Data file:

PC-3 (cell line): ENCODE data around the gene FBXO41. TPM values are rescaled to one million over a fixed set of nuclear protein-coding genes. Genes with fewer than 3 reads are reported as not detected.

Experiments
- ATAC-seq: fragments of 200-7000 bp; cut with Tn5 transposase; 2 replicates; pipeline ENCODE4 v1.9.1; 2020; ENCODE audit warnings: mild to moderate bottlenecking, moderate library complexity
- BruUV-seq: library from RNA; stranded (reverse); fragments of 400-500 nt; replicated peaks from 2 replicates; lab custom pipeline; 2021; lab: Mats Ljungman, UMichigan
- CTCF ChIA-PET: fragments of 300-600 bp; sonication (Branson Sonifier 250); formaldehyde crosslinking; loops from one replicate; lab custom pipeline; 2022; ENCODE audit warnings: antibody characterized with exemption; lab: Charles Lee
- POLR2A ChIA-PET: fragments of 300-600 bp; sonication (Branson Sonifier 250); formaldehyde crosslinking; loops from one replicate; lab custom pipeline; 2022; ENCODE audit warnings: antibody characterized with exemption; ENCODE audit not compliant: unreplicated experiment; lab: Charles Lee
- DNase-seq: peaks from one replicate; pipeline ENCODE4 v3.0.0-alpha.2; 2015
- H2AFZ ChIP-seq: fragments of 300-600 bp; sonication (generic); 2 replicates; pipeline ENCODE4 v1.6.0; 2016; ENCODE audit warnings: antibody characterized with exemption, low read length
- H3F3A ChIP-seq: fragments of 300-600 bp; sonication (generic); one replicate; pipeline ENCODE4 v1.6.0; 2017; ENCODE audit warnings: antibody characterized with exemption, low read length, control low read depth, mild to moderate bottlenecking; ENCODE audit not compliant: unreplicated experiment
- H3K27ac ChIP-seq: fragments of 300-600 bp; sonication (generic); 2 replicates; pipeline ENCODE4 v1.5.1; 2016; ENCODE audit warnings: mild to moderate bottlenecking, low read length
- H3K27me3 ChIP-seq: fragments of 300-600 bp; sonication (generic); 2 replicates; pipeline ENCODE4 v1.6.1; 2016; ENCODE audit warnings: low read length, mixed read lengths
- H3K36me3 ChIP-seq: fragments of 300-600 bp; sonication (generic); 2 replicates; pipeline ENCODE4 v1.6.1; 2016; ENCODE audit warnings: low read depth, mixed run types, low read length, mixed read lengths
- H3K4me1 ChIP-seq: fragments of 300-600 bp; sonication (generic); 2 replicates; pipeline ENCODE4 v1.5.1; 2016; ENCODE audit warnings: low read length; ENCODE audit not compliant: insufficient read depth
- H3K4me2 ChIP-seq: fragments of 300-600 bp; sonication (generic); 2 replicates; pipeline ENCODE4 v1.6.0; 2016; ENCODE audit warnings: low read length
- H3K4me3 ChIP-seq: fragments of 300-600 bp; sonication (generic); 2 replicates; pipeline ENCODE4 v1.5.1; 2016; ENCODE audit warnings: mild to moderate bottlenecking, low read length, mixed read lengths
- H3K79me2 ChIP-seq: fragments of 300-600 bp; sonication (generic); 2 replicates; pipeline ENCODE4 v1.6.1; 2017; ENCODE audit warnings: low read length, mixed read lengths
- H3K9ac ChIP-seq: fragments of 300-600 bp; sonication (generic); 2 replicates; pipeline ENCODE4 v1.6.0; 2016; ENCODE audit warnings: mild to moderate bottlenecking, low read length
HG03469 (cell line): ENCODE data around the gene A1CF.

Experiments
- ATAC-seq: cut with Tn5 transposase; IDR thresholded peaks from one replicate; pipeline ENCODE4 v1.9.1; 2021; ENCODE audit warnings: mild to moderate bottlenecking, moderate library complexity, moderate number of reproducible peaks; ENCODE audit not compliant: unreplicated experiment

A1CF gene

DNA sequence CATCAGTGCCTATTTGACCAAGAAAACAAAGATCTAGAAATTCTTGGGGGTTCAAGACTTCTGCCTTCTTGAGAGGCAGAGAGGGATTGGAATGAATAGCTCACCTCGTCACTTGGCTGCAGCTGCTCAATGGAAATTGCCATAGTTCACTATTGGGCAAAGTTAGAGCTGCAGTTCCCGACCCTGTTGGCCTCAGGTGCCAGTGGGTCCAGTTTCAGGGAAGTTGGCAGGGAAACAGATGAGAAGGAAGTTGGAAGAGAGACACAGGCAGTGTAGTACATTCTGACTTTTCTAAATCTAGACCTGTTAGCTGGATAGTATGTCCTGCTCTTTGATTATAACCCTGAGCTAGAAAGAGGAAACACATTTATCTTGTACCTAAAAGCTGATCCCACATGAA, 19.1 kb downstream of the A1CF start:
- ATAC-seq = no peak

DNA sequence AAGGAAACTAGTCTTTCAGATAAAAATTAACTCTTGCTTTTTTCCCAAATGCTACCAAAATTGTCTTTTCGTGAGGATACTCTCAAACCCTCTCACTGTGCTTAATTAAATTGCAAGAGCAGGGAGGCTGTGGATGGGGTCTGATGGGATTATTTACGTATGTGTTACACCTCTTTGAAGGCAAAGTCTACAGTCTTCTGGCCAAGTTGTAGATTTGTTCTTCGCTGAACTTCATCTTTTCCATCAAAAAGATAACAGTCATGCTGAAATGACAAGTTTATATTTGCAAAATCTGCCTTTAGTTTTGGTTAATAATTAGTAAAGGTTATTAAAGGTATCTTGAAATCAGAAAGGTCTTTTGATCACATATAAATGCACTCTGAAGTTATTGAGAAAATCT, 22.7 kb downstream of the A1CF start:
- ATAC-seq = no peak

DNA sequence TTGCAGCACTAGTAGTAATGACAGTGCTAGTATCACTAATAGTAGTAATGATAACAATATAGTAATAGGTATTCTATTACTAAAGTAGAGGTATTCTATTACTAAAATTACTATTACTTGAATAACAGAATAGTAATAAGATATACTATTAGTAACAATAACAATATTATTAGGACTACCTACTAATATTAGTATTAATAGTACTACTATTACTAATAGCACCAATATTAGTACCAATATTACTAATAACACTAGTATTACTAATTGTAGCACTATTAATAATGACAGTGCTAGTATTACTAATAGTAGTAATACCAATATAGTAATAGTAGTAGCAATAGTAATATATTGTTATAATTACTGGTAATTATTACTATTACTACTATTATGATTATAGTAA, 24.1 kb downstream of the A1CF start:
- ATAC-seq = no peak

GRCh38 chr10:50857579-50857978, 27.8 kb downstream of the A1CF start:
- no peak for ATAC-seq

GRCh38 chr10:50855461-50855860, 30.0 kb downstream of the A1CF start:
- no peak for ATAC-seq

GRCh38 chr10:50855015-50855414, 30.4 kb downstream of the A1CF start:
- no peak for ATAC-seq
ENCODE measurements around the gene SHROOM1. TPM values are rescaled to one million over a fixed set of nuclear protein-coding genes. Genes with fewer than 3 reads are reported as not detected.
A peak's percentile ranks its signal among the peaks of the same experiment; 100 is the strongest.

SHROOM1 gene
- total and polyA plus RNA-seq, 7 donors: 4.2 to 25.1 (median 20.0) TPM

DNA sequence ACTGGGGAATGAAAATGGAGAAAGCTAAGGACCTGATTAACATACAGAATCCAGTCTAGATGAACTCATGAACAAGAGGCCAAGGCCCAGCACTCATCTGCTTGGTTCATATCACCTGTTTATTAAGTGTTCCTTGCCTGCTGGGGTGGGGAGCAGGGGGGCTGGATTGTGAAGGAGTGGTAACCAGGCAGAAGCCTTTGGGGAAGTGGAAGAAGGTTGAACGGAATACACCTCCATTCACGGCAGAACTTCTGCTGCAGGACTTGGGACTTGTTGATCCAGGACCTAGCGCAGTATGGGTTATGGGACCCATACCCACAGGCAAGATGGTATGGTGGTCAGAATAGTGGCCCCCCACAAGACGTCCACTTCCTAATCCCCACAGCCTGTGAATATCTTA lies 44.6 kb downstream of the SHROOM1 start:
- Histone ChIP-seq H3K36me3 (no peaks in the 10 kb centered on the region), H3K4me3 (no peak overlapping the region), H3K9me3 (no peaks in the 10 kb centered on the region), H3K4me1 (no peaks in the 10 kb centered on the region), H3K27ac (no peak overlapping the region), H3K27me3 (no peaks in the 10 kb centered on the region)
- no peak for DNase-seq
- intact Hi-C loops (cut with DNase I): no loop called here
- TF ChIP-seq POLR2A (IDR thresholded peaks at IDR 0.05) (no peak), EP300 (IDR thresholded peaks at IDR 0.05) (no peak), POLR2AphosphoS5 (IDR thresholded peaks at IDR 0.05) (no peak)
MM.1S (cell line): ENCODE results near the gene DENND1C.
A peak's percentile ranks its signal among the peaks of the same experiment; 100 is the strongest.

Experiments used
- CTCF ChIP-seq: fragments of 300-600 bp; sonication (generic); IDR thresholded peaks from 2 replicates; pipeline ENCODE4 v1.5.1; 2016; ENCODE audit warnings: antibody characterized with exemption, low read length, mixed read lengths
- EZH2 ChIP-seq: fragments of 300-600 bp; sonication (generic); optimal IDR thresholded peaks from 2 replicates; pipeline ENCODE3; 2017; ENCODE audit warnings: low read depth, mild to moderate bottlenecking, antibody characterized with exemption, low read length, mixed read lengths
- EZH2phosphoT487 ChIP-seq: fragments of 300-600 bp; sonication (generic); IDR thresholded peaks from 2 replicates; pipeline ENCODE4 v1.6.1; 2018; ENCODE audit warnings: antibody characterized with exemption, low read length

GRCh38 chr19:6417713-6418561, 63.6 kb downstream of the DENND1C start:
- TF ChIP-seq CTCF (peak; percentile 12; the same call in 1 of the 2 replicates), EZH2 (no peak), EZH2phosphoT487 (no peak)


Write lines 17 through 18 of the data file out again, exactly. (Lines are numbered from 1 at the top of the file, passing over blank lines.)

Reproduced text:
- H3K9ac ChIP-seq: fragments of 300-600 bp; sonication (generic); 2 replicates; pipeline ENCODE4 v1.6.0; 2016; ENCODE audit warnings: mild to moderate bottlenecking, low read length
HG03469 (cell line): ENCODE data around the gene A1CF.